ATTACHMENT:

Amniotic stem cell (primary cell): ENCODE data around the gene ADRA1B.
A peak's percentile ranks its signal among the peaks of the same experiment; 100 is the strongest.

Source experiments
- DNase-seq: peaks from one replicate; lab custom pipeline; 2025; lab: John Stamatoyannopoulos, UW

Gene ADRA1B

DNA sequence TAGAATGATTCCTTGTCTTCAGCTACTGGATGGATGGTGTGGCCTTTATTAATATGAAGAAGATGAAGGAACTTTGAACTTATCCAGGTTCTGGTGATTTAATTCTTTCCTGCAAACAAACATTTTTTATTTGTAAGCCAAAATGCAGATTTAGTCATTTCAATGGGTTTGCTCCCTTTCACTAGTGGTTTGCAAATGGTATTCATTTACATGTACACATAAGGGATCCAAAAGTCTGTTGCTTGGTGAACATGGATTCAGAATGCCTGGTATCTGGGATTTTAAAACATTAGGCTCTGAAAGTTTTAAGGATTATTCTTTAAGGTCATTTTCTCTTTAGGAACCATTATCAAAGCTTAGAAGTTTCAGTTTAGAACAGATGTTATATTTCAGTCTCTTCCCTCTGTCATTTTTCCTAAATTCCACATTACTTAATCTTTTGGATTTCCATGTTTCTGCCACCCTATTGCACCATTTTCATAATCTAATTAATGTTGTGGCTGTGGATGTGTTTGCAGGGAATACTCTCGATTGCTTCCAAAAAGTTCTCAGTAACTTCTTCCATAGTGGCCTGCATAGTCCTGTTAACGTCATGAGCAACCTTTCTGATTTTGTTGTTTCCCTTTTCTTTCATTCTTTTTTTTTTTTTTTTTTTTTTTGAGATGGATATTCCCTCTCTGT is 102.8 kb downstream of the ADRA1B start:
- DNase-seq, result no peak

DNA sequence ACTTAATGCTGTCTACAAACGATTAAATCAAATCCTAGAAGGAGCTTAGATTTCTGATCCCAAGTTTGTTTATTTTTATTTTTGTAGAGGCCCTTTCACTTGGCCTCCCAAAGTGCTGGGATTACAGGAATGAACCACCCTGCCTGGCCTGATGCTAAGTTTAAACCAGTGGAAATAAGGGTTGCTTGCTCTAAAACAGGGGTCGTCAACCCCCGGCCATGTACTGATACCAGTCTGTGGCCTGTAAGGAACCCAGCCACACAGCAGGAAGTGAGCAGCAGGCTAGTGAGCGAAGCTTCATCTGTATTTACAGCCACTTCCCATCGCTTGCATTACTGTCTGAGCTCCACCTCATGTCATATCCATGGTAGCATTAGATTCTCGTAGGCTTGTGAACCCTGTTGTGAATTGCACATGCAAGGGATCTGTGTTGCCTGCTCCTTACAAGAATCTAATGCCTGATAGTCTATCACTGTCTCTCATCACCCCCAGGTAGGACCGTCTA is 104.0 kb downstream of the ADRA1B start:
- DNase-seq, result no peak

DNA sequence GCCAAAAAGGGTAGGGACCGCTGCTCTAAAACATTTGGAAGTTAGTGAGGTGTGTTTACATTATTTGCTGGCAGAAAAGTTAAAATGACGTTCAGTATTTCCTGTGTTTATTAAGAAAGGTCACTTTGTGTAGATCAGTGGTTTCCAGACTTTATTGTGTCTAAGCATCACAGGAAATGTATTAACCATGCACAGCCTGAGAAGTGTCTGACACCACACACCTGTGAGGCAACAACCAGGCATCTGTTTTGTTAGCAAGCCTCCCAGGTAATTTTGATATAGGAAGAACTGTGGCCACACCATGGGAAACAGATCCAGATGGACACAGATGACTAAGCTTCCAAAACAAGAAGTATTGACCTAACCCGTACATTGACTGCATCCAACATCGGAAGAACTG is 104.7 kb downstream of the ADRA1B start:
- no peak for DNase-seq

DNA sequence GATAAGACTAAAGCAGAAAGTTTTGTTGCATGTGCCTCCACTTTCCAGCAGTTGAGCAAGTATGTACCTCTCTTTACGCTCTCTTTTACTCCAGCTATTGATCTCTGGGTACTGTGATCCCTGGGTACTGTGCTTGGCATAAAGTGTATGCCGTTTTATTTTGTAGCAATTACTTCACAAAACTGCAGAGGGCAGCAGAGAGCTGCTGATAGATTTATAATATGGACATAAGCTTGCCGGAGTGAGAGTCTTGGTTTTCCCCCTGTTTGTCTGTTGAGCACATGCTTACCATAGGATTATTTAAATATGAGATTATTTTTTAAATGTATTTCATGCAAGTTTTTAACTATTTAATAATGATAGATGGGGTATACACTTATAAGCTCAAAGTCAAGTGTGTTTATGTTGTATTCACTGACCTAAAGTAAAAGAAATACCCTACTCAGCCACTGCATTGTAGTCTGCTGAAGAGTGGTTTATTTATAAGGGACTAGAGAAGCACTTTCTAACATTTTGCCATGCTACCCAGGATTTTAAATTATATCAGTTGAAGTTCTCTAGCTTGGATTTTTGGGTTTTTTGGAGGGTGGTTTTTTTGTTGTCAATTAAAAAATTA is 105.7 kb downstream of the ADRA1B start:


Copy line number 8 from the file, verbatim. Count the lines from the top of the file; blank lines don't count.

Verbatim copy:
DNA sequence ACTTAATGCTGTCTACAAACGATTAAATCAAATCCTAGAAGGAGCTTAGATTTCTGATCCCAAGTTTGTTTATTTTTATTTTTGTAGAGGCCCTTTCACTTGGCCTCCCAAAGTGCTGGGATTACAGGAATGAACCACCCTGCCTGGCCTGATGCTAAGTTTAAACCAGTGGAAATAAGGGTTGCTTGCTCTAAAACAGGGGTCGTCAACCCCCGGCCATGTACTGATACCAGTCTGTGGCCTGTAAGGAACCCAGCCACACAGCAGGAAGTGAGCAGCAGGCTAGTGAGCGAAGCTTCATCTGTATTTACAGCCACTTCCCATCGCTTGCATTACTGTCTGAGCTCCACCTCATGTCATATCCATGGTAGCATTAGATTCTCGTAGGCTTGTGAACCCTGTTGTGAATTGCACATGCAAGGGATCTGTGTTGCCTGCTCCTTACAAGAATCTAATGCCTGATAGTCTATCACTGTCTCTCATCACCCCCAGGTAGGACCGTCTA is 104.0 kb downstream of the ADRA1B start: